Sunday, October 9, 2016

My Notes on Billy Bush

I've said it before and I'll say it again.  I wish Paddy Chayefsky, the screenwriter of 1976's NETWORK, was alive to see this current presidential campaign.  If this campaign was one of his original screenplays, we'd laugh and wonder how he comes up with those outrageous ideas -- the mouthy Manhattan millionaire host of a network reality TV game show becomes the unpredictable Republican candidate for the U.S. presidency.  And a former First Lady is his Democrat opponent.  But that is our real life, my friends.  As CBS news anchor Walter Cronkite used to say at the end of each newscast, "...and that's the way it is."  I'm sure you've heard about and/or read about the newest Donald Trump firestorm.  He made lewd, aggressive comments about women during the time he apparently was to be spotlighted on NBC's Access Hollywood.  He made the comments to former Access Hollywood host, Billy Bush.  They were not on camera but had this locker room-type chat while Trump's microphone was clipped onto his clothing.  Clipped on and turned on.  We can hear Bush laugh at Trump's lewd and rude comments.
The story gets even juicier.  The Washington Post reported on Saturday, Oct. 8th, that NBC News was aware of video tape of Trump making those remarks for four days but delayed reporting the story for fear that Trump would sue the network.
This is like a Frankenstein movie from the 1930s with the monster creating fear that it will turn on its creator.  NBC tirelessly promoted and publicized Donald Trump as he hosted The Apprentice, a Mark Burnett production that airs on NBC.  NBC gave him the electric charges that increased his ego, his fame and his hunger for power.  He takes diversity and tosses it aside like the monster picking up and throwing a scared villager. He offended us black people by relentlessly proclaiming that President Obama was not a real American and demanding to see his birth certificate.  Yes, a TV game show host did that.  Then he outraged the Mexicans.  Then the Muslims.  But when he made vile horny comments about a white woman, as folks in my old Harlem neighborhood would say, "shit got real." He talked about having the power and entitlement to grab women by their private parts.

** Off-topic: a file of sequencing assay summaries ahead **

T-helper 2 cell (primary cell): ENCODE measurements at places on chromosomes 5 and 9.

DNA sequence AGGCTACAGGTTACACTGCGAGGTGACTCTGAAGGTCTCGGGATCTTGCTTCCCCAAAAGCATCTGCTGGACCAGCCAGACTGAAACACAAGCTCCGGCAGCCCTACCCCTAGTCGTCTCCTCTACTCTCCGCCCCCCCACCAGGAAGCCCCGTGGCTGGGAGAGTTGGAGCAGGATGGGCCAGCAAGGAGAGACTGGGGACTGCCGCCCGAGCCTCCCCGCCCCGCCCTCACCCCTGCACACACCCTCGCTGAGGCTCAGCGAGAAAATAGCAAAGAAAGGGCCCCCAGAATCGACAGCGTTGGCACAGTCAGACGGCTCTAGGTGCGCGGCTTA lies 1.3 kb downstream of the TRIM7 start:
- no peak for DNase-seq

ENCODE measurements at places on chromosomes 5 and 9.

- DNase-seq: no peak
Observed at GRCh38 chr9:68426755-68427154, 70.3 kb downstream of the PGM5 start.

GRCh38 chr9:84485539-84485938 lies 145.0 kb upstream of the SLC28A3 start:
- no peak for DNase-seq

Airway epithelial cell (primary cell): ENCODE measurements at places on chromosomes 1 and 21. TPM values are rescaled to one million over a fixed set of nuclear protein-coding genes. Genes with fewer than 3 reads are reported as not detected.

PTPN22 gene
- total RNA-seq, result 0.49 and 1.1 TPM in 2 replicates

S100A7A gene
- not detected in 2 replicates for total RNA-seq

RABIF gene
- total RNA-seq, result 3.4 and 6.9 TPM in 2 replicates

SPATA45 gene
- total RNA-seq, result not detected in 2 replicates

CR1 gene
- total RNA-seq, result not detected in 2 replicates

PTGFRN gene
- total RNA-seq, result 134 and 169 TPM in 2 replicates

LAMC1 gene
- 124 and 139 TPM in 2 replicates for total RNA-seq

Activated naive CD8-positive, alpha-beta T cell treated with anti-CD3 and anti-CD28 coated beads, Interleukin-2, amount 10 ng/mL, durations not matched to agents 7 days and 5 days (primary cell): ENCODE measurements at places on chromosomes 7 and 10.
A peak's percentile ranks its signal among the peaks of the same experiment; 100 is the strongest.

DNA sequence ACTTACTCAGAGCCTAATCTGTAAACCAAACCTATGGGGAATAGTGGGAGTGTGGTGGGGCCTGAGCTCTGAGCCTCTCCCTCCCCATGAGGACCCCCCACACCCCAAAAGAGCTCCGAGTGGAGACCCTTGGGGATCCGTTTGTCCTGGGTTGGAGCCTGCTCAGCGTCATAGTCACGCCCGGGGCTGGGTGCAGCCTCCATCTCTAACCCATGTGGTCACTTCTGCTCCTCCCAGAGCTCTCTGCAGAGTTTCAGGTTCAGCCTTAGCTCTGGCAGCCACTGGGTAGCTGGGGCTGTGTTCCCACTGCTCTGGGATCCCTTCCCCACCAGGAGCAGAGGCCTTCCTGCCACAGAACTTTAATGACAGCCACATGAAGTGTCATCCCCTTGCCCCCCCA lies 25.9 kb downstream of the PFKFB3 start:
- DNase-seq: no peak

Trump gave an apology that really wasn't an apology.  He said that the comments were about 11 years old and pretty much do not reflect him today.  Then he criticized Bill Clinton's extra-marital affairs, which happened a little over 20 years ago.  Billy Bush fared better in this controversy. Much better.  He apologized with no "but."  He apologized, blaming his irresponsibility on his youth.  He was in his mid 30s at that time the remarks were recorded.

In Donald Trump and Billy Bush, we see characters who would have been ripe for satire in a Chayefsky screenplay.  We also see TV celebrities whose careers are examples of why we minorities push for diversity in entertainment.  The playing field has never been level.  If NBC had a young black host of a network game show and the host made red carpet comments that Rudy Giuliani disrespected black people and that Sarah Palin was an absolute idiot who was not the right woman to be a Vice President of the U.S., that host surely would have been replaced for the show's next season.  But Trump was still NBC talent as he demanded to see President Obama's birth certificate.

On the Saturday, Oct. 8th, Weekend Edition hosted by Scott Simon on NPR, one guest Scott interviewed about Trump's lewd remarks asked "Why didn't Billy Bush tell NBC he had this video?"  I think I can answer that.  Billy Bush was not about to bite the corporate hand that feeds him and his family -- and that hand is NBC.  Another thing -- and this is major -- is that Billy Bush was hired by NBC news but he was not a journalist.  He didn't enter 30 Rock with hard news reporter skills, instincts and experience his bones.  I write this as someone who worked at WNBC, knows people who were there when he worked on local NBC news programs in New York City, and I write this as someone who worked with Billy Bush for one week on a radio show back in 2003.